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FILE - This June 3, 2014, file photo shows a panoramic view of the Paradise Fossil Plant in Drakesboro Ky. President Donald Trump's vow to save the coal industry will be tested this week when a utility board he appoints weighs whether to close a coal-fired power plant in Kentucky whose suppliers include a mine owned by one of his campaign donors. An environmental assessment by the Tennessee Valley Authority recommends shuttering the remaining coal-fired unit at the Paradise Fossil Plant in Muhlenberg County. The board could vote on Thursday, Feb. 14, 2019. (AP Photo/Dylan Lovan, File)
February 14, 2019 - 11:26 am
FRANKFORT, Ky. (AP) — A federal utility board voted Thursday to close a coal-fired power plant in Kentucky, despite objections from President Donald Trump and U.S. Senate Majority Leader Mitch McConnell, in a move the board says will save its more than 10 million customers $320 million. The...
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February 13, 2019 - 1:46 pm
FRANKFORT, Ky. (AP) — President Donald Trump's vow to save the coal industry will be tested this week when a utility board he appoints weighs whether to close a coal-fired power plant in Kentucky whose suppliers include a mine owned by one of his campaign donors. An environmental assessment by the...
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This image provided by the New Mexico Department of Cultural Affairs shows paleontology curator Spencer Lucas talking about Gordodon, a specialized plant-eating reptile, during an interview outside the New Mexico Museum of Natural History & Science in Albuquerque, N.M. Fossil bones were discovered near Alamogordo by Ethan Schuth while on a University of Oklahoma geology class field trip in 2013. The bones, part of an exquisitely preserved but incomplete skeleton, are on display at the museum. (New Mexico Department of Cultural Affairs via AP)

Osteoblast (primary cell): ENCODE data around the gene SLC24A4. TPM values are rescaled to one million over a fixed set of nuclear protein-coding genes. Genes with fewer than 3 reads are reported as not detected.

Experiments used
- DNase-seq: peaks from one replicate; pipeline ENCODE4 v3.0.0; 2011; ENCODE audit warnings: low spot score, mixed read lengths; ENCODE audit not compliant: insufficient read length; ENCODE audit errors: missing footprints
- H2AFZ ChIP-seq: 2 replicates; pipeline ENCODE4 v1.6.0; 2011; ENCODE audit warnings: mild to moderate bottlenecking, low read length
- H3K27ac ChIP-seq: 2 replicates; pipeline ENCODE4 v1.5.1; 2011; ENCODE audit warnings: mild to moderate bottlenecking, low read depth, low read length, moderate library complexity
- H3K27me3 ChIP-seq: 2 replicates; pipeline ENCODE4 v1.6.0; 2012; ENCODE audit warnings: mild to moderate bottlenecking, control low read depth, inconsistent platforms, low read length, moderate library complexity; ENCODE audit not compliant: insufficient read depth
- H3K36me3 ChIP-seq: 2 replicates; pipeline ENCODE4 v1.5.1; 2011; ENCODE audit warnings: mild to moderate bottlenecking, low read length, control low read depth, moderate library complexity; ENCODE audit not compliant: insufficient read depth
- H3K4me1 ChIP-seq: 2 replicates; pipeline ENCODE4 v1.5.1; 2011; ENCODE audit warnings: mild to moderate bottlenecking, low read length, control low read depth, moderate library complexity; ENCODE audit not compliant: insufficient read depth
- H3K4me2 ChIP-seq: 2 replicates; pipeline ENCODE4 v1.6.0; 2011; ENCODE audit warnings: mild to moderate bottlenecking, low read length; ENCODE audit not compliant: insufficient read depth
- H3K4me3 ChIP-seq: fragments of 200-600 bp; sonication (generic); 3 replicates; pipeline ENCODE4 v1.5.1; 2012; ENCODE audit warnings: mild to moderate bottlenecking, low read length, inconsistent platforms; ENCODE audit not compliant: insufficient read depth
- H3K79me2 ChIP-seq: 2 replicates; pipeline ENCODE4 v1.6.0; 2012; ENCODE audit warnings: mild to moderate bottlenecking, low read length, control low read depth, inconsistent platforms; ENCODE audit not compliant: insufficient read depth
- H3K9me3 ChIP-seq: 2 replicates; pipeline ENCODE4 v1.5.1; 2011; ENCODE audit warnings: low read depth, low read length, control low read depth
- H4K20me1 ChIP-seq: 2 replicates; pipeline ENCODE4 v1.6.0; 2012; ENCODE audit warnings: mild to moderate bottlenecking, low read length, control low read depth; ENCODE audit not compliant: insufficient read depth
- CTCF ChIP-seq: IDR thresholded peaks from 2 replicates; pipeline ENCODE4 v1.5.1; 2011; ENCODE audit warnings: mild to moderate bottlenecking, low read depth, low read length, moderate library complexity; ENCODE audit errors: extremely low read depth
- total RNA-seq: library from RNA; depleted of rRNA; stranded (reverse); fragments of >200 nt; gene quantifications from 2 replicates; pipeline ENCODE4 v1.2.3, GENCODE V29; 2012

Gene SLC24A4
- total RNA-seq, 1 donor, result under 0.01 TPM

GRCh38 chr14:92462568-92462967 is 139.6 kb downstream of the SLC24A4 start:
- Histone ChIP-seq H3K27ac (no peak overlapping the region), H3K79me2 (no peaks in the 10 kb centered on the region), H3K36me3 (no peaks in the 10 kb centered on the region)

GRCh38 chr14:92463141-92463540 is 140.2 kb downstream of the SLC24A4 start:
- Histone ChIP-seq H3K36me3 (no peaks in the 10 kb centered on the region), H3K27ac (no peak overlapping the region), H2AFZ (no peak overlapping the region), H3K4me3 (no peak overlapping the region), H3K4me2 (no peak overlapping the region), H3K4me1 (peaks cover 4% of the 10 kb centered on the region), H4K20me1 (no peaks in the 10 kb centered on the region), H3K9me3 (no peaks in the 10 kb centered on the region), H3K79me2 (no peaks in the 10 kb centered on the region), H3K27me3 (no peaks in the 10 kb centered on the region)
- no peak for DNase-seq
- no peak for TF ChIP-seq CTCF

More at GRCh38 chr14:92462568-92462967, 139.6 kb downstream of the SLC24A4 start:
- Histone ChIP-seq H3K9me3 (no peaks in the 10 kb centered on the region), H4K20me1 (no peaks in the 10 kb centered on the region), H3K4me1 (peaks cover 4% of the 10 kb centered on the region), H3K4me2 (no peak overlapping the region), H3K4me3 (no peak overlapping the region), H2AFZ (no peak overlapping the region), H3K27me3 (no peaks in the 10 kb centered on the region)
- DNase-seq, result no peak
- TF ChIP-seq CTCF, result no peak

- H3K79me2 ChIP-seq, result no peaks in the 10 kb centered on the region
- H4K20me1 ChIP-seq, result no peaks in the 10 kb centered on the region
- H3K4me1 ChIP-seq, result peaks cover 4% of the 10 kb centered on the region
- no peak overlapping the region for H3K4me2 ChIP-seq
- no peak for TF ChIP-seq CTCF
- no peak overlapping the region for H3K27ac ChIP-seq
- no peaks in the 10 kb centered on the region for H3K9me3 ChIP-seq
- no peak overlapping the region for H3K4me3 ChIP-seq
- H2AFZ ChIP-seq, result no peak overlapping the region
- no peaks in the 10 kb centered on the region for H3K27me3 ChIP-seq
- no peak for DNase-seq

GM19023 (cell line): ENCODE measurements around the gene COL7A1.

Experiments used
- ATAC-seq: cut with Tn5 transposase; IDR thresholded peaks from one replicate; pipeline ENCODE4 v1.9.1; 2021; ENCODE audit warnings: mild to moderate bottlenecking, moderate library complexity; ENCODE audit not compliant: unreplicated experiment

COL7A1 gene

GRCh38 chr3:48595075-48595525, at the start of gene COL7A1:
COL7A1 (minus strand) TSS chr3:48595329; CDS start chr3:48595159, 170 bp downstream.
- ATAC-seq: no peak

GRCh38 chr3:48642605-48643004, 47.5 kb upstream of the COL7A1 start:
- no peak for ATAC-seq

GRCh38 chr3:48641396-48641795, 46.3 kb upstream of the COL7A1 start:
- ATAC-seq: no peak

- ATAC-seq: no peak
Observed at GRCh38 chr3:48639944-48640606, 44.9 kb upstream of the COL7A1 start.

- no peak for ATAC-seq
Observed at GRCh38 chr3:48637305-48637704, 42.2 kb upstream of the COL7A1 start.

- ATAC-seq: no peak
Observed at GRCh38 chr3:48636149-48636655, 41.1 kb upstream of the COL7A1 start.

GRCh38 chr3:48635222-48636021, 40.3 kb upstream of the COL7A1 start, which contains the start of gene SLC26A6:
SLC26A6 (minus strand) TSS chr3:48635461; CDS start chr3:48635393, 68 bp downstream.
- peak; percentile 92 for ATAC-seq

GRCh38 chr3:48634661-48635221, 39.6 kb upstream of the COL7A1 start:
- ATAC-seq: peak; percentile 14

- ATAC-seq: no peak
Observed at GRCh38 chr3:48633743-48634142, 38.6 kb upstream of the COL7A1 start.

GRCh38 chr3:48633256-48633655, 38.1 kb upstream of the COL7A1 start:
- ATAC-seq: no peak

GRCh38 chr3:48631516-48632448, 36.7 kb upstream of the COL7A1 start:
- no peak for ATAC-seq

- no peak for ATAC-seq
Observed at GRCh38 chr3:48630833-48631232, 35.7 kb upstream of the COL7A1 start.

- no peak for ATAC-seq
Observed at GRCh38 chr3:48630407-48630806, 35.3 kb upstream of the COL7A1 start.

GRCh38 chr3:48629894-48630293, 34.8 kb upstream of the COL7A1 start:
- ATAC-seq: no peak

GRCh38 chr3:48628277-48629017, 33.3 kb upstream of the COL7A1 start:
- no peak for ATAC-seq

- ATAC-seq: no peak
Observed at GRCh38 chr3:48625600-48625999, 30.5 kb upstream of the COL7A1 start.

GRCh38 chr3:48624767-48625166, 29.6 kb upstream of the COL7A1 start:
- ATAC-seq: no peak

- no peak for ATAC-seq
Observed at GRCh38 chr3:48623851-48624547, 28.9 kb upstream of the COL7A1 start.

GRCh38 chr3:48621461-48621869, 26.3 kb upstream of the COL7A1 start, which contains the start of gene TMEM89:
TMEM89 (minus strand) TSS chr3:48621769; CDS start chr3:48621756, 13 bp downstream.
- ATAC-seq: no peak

November 23, 2018 - 5:40 pm
ALBUQUERQUE, N.M. (AP) — The earliest known example of a plant-eating reptile has been found in the fossil record in southern New Mexico, the New Mexico Museum of Natural History said. The museum made the announcement this week , saying the unique structure of the skull, jaws and teeth of the sail-...
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Dinosaur skull
© Jaroslav Moravcik | Dreamstime.com
November 21, 2018 - 9:14 am
FORT WORTH, Texas (AP) — A doctor in Texas with a passion for paleontology is challenging the federal government after authorities seized a 70 million-year-old dinosaur skull from his fossil collection. Dr. James Godwin argues that the government waited too long to file a forfeiture claim after it...
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In this Sept. 13, 2018, photo, paleontologist Xu Xing brushes away sediment to examine fossils recovered from a dig site in Yanji, China. The excavation, led by Xu, begun after construction crews erecting new apartment buildings accidentally uncovered dinosaur bones and other fossils, dating back 100 million years. (AP Photo/Christina Larson)
October 25, 2018 - 11:12 am
YANJI, China (AP) — At the end of a street of newly built high-rises in the northern Chinese city of Yanji stands an exposed cliff face, where paleontologists scrape away 100 million-year-old rock in search of prehistoric bones. Like many fossil excavation sites in China, this one was discovered by...